Most female insects deposit eggs in their chosen environment through their ovipositor, a tube-like organ that projects from the end of their abdomen. There are some species, such as aphids, that give birth to live young through a process called ovoviviparity. And, a few, such as some wasp species, reproduce asexually, leaving males entirely out of the equation! 

Insects go through one of two different life cycles: Complete metamorphosis or incomplete metamorphosis.

Complete metamorphosis
The vast majority of insects go through complete metamorphosis (technically, holometabolism), a four-stage progression: Egg to larva to pupa to adult. Here’s how it happens: 

Egg stage: An insect hatches out of an egg laid by its mother on a “host” plant or another favorable environment. The setting she chose for the eggs offers an immediate food source, such a plant’s leaf, for the young insects. When first laid, the egg may be no bigger than the period at the end of this sentence.

Assassin Bug egg case, with numerous eggs inside, stuck to the underside of a green leaf.

Assassin Bug egg case. (WW)



Females lay more than just one egg. Some lay hundreds — nature’s way of ensuring that at least a few offspring will survive. Depending on the species, eggs may be laid singly or in cases containing dozens. They may be laid in or on plants, in or on the soil, in yard debris, in water, and about anywhere else that offers food for the hatchlings, called larvae (LAR-vee; sing: LAR-vuh).

Larva stage: At this stage, an insect is still in its immature form and looks very different from its parents. Although technically called larva, some are familiar to us by other names — a butterfly or moth larva may be called a caterpillar, and a fly larva called a maggot.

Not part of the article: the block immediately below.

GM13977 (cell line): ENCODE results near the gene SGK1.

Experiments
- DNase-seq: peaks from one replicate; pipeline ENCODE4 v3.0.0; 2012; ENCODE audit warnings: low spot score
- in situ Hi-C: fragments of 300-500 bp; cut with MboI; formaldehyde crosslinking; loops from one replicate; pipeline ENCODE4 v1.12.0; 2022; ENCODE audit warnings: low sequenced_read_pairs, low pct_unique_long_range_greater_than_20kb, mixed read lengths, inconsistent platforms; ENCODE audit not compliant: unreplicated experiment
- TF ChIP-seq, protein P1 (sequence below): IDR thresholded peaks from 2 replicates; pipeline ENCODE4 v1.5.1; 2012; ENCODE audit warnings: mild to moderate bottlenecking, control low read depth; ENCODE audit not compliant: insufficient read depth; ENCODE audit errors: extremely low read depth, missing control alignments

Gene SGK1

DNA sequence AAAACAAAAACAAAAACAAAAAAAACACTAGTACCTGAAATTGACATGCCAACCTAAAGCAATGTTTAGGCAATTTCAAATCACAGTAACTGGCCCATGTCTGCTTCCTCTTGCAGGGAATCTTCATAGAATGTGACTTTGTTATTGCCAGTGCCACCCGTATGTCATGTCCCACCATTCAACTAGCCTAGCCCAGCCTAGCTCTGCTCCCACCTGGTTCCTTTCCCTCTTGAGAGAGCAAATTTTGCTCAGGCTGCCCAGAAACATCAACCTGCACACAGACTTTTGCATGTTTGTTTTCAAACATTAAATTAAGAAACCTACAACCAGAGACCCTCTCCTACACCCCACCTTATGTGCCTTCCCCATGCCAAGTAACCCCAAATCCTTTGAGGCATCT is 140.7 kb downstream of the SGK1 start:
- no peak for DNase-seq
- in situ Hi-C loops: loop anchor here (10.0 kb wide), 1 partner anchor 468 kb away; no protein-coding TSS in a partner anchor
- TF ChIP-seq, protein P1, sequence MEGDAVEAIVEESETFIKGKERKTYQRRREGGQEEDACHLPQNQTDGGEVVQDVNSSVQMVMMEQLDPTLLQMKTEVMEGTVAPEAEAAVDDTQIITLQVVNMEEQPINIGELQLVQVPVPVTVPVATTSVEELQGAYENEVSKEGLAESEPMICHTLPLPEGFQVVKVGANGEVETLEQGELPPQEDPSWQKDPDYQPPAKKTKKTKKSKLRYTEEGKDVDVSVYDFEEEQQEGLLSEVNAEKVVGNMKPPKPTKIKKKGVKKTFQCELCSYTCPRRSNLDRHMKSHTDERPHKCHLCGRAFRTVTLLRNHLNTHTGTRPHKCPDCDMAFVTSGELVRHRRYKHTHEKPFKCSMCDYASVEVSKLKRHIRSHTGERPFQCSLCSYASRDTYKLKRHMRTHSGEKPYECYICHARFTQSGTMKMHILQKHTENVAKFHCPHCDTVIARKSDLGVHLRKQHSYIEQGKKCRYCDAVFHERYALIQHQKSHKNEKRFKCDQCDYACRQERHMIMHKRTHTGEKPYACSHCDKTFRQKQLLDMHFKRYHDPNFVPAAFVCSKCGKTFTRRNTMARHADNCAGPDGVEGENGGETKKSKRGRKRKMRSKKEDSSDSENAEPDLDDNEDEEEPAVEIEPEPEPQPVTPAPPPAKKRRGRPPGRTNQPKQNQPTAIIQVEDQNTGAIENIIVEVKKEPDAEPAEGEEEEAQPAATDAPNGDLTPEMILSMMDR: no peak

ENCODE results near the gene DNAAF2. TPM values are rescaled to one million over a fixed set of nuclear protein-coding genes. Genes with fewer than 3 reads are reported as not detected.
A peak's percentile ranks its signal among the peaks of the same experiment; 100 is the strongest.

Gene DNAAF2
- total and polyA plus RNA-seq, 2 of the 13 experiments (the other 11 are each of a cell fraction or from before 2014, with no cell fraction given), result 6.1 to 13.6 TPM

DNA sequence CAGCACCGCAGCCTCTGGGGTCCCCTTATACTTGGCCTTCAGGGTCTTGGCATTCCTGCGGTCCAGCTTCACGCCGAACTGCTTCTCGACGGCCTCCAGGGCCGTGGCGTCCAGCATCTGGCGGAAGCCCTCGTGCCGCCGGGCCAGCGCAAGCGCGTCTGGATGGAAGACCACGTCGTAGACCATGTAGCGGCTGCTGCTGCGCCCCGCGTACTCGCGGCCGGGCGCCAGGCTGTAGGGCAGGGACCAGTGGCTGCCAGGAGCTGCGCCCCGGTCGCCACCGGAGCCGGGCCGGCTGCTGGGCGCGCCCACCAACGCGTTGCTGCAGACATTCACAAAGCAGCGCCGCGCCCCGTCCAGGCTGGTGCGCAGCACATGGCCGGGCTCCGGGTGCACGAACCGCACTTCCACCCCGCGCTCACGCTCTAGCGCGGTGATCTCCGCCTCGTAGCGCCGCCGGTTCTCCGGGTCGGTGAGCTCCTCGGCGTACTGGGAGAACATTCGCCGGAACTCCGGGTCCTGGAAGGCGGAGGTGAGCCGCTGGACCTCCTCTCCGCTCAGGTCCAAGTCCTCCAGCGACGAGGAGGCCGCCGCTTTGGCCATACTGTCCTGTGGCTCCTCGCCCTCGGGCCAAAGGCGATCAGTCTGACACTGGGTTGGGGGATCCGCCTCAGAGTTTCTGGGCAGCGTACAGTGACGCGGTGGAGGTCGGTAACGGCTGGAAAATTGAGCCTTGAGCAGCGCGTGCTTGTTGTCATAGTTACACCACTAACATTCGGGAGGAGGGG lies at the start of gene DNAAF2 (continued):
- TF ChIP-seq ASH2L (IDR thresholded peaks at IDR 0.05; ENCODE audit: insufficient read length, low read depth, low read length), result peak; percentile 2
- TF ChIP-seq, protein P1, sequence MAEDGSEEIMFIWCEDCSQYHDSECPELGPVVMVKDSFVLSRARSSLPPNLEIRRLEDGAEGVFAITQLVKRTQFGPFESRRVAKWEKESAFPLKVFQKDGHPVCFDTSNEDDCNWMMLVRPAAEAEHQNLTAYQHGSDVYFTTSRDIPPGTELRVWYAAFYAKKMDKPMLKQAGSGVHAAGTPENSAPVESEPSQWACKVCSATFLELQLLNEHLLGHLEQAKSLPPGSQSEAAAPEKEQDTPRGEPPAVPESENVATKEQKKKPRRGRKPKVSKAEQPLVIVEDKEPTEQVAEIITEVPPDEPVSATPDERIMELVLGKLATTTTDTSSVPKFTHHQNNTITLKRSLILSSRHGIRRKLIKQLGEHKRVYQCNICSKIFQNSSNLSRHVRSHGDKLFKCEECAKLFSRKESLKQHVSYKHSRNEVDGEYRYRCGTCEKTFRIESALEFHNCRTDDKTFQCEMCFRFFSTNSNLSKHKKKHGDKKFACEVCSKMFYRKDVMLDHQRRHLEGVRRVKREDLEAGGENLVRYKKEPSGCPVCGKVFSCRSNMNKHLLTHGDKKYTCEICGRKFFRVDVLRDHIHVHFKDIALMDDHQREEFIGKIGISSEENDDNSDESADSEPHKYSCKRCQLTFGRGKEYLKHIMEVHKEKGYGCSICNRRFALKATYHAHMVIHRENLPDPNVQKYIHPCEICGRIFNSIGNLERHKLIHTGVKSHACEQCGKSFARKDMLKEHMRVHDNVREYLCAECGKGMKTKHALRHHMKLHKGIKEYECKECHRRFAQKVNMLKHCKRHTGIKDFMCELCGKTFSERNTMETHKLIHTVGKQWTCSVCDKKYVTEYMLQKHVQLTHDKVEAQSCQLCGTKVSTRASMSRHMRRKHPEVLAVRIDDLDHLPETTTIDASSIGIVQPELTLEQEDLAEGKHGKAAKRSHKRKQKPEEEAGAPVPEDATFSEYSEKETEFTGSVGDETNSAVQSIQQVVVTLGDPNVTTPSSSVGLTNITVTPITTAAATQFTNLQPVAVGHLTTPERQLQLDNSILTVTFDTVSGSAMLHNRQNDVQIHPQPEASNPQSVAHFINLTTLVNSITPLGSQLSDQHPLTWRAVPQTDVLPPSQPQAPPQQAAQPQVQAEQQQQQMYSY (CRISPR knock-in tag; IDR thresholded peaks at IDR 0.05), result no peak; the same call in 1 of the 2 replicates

A larva doesn’t mate or reproduce. Its sole job is to eat and grow, to take in nutrients for the dramatic stages to come. We might take notice of it as it grows, but more likely we see its path of destruction. Herbivorous insects leave holes in leaves and tree trunks, skeletonized leaves, leaves with chewed edges, flowers literally nipped in the bud, and fruits and veggies with bites taken out. Sometimes even teeny teeth marks can be discerned.

Lady beetle larva on a plant stalk.

Lady beetle larva.** (Katja Schulz / Flickr; cc by 2.0)



Not all larvae are herbivores; many are ferocious predators. Ladybird beetle (ladybugs) larvae are an example. They look like tiny dragons, and they’re merciless hunting machines, eating just about anything small enough for them to overpower.

Larvae come in all sizes, with some growing very large. One example is the Tobacco Hornworm, Manduca sexta (shown at the top of this page), which grows fat and up to 4 inches long. Minuscule at first, they eventually become easy to spot as they grow larger from munching on their favorite food, tomato plants.

Most insect larvae are worm-like in shape. Fly larvae are those white, wormy, squirmy things called maggots. Beetle larvae are usually whitish and commonly called grubs, or brownish and called wireworms. Some larvae are parasites, and there are others, like mosquito larvae, which live in water. Most larvae have legs, but some do not.